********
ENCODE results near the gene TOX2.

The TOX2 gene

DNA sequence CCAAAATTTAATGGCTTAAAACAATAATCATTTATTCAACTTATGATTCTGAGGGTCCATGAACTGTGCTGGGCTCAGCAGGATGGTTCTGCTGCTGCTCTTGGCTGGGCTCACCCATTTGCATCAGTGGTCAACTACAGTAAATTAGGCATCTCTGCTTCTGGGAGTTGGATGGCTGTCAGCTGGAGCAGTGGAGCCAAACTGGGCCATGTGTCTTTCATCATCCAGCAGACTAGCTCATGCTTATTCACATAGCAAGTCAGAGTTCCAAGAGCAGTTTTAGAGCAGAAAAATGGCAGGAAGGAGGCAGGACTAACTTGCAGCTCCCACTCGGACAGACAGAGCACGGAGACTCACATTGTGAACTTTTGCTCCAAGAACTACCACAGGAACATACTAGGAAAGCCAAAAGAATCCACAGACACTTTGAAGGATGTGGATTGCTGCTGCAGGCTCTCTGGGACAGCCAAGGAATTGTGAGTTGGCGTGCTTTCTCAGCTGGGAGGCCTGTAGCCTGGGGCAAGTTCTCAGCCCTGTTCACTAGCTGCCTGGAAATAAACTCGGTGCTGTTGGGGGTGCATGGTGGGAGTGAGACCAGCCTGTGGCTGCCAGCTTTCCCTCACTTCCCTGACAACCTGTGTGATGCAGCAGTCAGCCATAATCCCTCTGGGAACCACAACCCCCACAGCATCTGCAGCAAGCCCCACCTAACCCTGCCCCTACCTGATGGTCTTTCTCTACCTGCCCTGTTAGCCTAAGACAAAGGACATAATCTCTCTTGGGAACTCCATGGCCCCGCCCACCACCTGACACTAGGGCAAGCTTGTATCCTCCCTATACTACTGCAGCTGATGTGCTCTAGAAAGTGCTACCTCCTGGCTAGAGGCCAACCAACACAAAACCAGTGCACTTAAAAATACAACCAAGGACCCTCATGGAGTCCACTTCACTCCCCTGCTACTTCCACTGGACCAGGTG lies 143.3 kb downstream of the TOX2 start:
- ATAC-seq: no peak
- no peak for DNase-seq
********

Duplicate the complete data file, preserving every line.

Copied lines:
ENCODE results near the gene TOX2.

The TOX2 gene

DNA sequence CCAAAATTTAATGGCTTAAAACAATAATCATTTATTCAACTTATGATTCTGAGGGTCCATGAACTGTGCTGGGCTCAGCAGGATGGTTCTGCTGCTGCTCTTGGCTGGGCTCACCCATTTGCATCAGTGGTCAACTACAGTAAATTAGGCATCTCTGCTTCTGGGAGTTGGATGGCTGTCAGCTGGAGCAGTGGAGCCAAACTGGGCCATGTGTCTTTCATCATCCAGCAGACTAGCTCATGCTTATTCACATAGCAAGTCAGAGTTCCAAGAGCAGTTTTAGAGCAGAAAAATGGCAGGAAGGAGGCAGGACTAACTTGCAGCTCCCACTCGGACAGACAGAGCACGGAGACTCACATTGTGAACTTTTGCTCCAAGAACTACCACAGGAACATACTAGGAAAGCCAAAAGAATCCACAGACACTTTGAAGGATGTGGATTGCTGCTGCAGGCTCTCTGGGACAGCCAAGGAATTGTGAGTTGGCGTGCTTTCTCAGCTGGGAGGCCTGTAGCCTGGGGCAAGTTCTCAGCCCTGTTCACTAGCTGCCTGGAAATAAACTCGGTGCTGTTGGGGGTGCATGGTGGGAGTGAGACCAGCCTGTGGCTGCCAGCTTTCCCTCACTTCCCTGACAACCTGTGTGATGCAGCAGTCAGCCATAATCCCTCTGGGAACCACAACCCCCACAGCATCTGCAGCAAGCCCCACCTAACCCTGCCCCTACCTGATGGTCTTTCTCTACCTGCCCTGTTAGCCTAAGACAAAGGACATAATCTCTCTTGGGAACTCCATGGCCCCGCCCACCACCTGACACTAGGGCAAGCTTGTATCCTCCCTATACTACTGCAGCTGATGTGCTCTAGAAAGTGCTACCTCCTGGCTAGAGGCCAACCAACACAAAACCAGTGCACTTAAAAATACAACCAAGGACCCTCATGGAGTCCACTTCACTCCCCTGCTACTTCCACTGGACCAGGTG lies 143.3 kb downstream of the TOX2 start:
- ATAC-seq: no peak
- no peak for DNase-seq